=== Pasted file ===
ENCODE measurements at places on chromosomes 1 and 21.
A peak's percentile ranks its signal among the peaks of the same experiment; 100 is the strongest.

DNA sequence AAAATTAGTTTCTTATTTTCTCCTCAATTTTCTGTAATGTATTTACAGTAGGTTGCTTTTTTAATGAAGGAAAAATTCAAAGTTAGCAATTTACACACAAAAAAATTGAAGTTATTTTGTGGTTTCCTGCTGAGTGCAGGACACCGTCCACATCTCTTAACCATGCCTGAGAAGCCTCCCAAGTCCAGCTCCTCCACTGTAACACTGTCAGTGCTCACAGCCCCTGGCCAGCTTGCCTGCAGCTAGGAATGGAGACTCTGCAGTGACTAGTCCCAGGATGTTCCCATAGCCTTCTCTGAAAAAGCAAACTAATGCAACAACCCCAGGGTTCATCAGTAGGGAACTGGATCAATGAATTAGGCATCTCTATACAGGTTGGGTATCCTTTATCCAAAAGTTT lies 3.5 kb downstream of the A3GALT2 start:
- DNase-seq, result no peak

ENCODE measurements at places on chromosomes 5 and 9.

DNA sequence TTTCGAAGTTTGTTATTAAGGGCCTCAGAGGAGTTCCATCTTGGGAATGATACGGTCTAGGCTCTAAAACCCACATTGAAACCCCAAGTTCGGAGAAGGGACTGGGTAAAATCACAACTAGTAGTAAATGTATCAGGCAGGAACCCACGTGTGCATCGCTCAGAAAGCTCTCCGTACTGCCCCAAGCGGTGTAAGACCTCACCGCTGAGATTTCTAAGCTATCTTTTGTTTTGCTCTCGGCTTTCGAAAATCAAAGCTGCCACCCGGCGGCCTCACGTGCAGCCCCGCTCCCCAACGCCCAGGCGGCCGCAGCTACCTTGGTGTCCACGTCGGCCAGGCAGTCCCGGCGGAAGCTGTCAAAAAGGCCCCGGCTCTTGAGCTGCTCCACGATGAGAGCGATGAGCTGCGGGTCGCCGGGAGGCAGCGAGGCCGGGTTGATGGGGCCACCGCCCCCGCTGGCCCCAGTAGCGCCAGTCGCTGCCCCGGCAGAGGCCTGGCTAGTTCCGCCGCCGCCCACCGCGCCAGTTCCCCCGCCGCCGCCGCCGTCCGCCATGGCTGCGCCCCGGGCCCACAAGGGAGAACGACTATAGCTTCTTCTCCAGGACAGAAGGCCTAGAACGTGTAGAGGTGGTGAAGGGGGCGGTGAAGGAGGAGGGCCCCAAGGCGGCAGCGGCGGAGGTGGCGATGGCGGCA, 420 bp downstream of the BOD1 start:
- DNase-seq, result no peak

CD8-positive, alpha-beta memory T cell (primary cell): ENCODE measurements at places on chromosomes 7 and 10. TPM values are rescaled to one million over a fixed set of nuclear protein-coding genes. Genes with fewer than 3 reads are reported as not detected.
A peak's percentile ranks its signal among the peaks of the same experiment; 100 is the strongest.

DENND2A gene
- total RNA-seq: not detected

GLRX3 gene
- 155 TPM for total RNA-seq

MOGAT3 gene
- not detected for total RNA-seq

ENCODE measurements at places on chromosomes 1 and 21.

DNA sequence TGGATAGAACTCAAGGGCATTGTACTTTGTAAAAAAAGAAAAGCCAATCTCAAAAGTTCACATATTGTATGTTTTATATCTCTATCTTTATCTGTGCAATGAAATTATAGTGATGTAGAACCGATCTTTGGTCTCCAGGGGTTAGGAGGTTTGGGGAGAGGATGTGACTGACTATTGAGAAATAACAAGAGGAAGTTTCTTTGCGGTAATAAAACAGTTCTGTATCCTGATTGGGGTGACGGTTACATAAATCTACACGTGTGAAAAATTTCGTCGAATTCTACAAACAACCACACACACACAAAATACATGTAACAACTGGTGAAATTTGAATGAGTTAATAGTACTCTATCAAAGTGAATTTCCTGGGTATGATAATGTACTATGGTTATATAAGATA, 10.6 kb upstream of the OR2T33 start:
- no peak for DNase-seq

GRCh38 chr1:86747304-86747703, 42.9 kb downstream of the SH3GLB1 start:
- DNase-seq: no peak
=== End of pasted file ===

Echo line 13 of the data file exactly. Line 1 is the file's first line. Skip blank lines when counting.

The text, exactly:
- 155 TPM for total RNA-seq